The Great Depression and World War II
Herbert Hoover was born to Quaker parents in West Branch, Iowa on Aug. 19, 1874. During his presidential campaign, Hoover's speeches were filled with promises of continued prosperity; however, soon after his inauguration, the stock market crashed and an economic depression ensued. Although Hoover's administration established the Reconstruction Finance Corporation, through which $500 million of assistance was allocated to "trickle down" to the unemployed, he is best remembered for his assertion that social services should be provided to individuals not by the federal government, but by local and state organizations. As the depression deepened, Hoover lost the 1932 election to Franklin Roosevelt, whose policies Hoover openly criticized.
Franklin D. Roosevelt was the thirty-second President of the United States. He was President from 1932 until his death and is therefore the longest-serving President in history. During his first term as President, FDR called Congress into a special session and in the first "hundred days", as well as throughout 1935, proposed and passed a sweeping program aimed at providing economic relief and reform. Although his measures' successes were questionable, Roosevelt was re-elected in 1936, and despite attacking the Supreme Court as well as angering Congress during his second term, won again in 1940. Throughout his tenure, Roosevelt hoped to avoid war and achieve peace through the creation of the United Nations. Nevertheless, he continued to provide aid and supplies to the anti-German allies, and when Pearl Harbor was attacked by the Japanese on Dec. 7, 1941, neutrality became impossible.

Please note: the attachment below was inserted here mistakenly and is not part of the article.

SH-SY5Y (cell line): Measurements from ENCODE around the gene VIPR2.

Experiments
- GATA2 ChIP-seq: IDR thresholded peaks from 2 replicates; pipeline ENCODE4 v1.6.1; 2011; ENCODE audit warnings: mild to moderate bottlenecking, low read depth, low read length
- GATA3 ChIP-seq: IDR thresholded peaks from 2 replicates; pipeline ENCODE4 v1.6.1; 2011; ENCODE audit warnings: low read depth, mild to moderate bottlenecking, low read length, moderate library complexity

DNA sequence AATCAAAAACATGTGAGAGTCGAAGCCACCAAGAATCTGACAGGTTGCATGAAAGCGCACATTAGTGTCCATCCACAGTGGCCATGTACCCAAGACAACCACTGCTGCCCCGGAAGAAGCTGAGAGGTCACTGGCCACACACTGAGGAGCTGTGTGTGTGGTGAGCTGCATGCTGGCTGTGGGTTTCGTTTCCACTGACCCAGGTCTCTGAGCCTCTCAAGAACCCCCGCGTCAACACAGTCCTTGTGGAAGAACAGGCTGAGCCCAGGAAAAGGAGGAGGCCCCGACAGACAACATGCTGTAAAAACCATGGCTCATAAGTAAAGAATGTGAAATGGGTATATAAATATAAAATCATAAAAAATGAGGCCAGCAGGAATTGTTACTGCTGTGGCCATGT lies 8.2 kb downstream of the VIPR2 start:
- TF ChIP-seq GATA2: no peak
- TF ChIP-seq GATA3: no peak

The Dustbowl describes a period of U.S. History beginning in the Great Plains in 1931, and the storms in which dry, drought devastated earth swirled around farms. By January, 1935, the New Deal recognized the problem with the creation of the Drought Relief Service to coordinate relief activities, the most important of which was a program to buy cattle which would otherwise have starved. In April, President Roosevelt signed the Emergency Relief Appropriation Act, which provided $525 million for drought relief. Throughout the drought, farm families had to choose between their property and starvation, and more and more began to flee the worst-hit lands, especially in Oklahoma. Heading west on Route 66, they followed the mythology that California might be the solution to all troubles. To be sure, California agriculture was in a boom, and owners of the huge farms needed pickers, but the work was intermittent, brought low pay and seldom provided housing. People lived in "Little Oklahomas," squatter camps of rough-made shacks, or as often simply pulled off the road and threw up a tent. The stench of the camps, the hunger, the squallor, caught the attention of the New Deal's Resettlement Administration, which built a few model camps, the best at Arvin in Kern County. But the vast majority of migrants continued to suffer in terrifying conditions through the end of the decade.